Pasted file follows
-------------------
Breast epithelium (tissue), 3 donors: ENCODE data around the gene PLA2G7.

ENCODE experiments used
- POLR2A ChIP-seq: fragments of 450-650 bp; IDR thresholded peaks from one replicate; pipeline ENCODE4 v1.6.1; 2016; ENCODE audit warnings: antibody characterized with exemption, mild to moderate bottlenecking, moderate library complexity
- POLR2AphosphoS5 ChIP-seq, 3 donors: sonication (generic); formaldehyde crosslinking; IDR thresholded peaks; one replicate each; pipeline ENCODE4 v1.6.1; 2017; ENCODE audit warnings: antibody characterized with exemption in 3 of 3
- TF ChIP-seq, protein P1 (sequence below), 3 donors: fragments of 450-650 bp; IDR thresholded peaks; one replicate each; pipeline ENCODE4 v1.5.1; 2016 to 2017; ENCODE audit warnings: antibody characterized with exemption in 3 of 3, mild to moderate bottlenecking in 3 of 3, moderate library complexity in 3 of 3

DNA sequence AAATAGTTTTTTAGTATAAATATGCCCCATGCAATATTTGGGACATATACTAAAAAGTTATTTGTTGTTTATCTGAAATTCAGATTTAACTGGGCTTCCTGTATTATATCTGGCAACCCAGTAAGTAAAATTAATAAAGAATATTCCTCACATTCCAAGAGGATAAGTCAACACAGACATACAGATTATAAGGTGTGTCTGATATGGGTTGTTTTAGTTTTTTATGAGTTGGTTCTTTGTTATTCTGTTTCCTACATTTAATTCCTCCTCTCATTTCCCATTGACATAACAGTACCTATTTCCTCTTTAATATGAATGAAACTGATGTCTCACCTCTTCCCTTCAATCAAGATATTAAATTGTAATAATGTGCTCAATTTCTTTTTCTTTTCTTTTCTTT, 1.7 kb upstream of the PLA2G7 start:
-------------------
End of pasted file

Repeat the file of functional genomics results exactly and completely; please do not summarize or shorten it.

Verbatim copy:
Breast epithelium (tissue), 3 donors: ENCODE data around the gene PLA2G7.

ENCODE experiments used
- POLR2A ChIP-seq: fragments of 450-650 bp; IDR thresholded peaks from one replicate; pipeline ENCODE4 v1.6.1; 2016; ENCODE audit warnings: antibody characterized with exemption, mild to moderate bottlenecking, moderate library complexity
- POLR2AphosphoS5 ChIP-seq, 3 donors: sonication (generic); formaldehyde crosslinking; IDR thresholded peaks; one replicate each; pipeline ENCODE4 v1.6.1; 2017; ENCODE audit warnings: antibody characterized with exemption in 3 of 3
- TF ChIP-seq, protein P1 (sequence below), 3 donors: fragments of 450-650 bp; IDR thresholded peaks; one replicate each; pipeline ENCODE4 v1.5.1; 2016 to 2017; ENCODE audit warnings: antibody characterized with exemption in 3 of 3, mild to moderate bottlenecking in 3 of 3, moderate library complexity in 3 of 3

DNA sequence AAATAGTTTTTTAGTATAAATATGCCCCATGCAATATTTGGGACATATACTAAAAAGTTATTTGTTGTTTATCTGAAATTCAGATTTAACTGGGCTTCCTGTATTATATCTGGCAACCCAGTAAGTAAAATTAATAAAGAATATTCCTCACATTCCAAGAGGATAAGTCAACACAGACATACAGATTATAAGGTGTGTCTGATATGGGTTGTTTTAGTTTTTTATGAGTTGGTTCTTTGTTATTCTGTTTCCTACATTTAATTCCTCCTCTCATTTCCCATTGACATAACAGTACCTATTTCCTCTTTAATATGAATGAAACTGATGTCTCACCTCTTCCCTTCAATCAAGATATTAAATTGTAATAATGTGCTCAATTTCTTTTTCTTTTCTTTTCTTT, 1.7 kb upstream of the PLA2G7 start: